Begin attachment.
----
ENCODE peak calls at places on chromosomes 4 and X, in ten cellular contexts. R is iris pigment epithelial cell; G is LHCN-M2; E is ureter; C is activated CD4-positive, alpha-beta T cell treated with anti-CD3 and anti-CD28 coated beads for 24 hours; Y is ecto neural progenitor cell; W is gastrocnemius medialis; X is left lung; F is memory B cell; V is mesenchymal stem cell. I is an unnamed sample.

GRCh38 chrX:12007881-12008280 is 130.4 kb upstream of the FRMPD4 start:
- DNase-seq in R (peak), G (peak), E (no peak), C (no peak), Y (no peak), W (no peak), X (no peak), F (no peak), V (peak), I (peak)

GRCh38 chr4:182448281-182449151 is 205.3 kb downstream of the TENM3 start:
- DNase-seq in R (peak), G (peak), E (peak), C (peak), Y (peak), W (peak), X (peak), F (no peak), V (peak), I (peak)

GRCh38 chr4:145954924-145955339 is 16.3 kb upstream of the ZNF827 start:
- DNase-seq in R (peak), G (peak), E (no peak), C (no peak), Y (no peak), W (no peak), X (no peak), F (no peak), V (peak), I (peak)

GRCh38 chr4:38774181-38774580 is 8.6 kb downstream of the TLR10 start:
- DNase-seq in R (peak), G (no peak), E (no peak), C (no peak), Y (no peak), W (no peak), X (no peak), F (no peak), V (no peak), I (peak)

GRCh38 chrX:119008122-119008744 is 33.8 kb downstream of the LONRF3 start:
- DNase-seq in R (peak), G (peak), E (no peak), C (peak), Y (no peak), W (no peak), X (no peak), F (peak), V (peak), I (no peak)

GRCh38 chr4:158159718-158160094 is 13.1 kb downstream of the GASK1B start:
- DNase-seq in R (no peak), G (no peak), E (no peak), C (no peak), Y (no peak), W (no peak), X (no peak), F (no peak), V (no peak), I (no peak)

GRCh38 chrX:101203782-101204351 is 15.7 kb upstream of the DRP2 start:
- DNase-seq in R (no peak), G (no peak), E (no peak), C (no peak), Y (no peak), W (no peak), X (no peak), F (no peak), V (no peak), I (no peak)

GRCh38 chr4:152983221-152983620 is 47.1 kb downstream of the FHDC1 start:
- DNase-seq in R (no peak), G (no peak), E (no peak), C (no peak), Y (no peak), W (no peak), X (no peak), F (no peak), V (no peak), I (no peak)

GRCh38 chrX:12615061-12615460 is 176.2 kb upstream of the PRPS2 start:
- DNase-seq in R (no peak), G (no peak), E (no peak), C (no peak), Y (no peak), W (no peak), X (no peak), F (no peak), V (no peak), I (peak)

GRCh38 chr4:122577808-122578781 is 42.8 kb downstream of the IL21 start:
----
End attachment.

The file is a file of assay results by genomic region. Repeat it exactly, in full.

ENCODE peak calls at places on chromosomes 4 and X, in ten cellular contexts. R is iris pigment epithelial cell; G is LHCN-M2; E is ureter; C is activated CD4-positive, alpha-beta T cell treated with anti-CD3 and anti-CD28 coated beads for 24 hours; Y is ecto neural progenitor cell; W is gastrocnemius medialis; X is left lung; F is memory B cell; V is mesenchymal stem cell. I is an unnamed sample.

GRCh38 chrX:12007881-12008280 is 130.4 kb upstream of the FRMPD4 start:
- DNase-seq in R (peak), G (peak), E (no peak), C (no peak), Y (no peak), W (no peak), X (no peak), F (no peak), V (peak), I (peak)

GRCh38 chr4:182448281-182449151 is 205.3 kb downstream of the TENM3 start:
- DNase-seq in R (peak), G (peak), E (peak), C (peak), Y (peak), W (peak), X (peak), F (no peak), V (peak), I (peak)

GRCh38 chr4:145954924-145955339 is 16.3 kb upstream of the ZNF827 start:
- DNase-seq in R (peak), G (peak), E (no peak), C (no peak), Y (no peak), W (no peak), X (no peak), F (no peak), V (peak), I (peak)

GRCh38 chr4:38774181-38774580 is 8.6 kb downstream of the TLR10 start:
- DNase-seq in R (peak), G (no peak), E (no peak), C (no peak), Y (no peak), W (no peak), X (no peak), F (no peak), V (no peak), I (peak)

GRCh38 chrX:119008122-119008744 is 33.8 kb downstream of the LONRF3 start:
- DNase-seq in R (peak), G (peak), E (no peak), C (peak), Y (no peak), W (no peak), X (no peak), F (peak), V (peak), I (no peak)

GRCh38 chr4:158159718-158160094 is 13.1 kb downstream of the GASK1B start:
- DNase-seq in R (no peak), G (no peak), E (no peak), C (no peak), Y (no peak), W (no peak), X (no peak), F (no peak), V (no peak), I (no peak)

GRCh38 chrX:101203782-101204351 is 15.7 kb upstream of the DRP2 start:
- DNase-seq in R (no peak), G (no peak), E (no peak), C (no peak), Y (no peak), W (no peak), X (no peak), F (no peak), V (no peak), I (no peak)

GRCh38 chr4:152983221-152983620 is 47.1 kb downstream of the FHDC1 start:
- DNase-seq in R (no peak), G (no peak), E (no peak), C (no peak), Y (no peak), W (no peak), X (no peak), F (no peak), V (no peak), I (no peak)

GRCh38 chrX:12615061-12615460 is 176.2 kb upstream of the PRPS2 start:
- DNase-seq in R (no peak), G (no peak), E (no peak), C (no peak), Y (no peak), W (no peak), X (no peak), F (no peak), V (no peak), I (peak)

GRCh38 chr4:122577808-122578781 is 42.8 kb downstream of the IL21 start: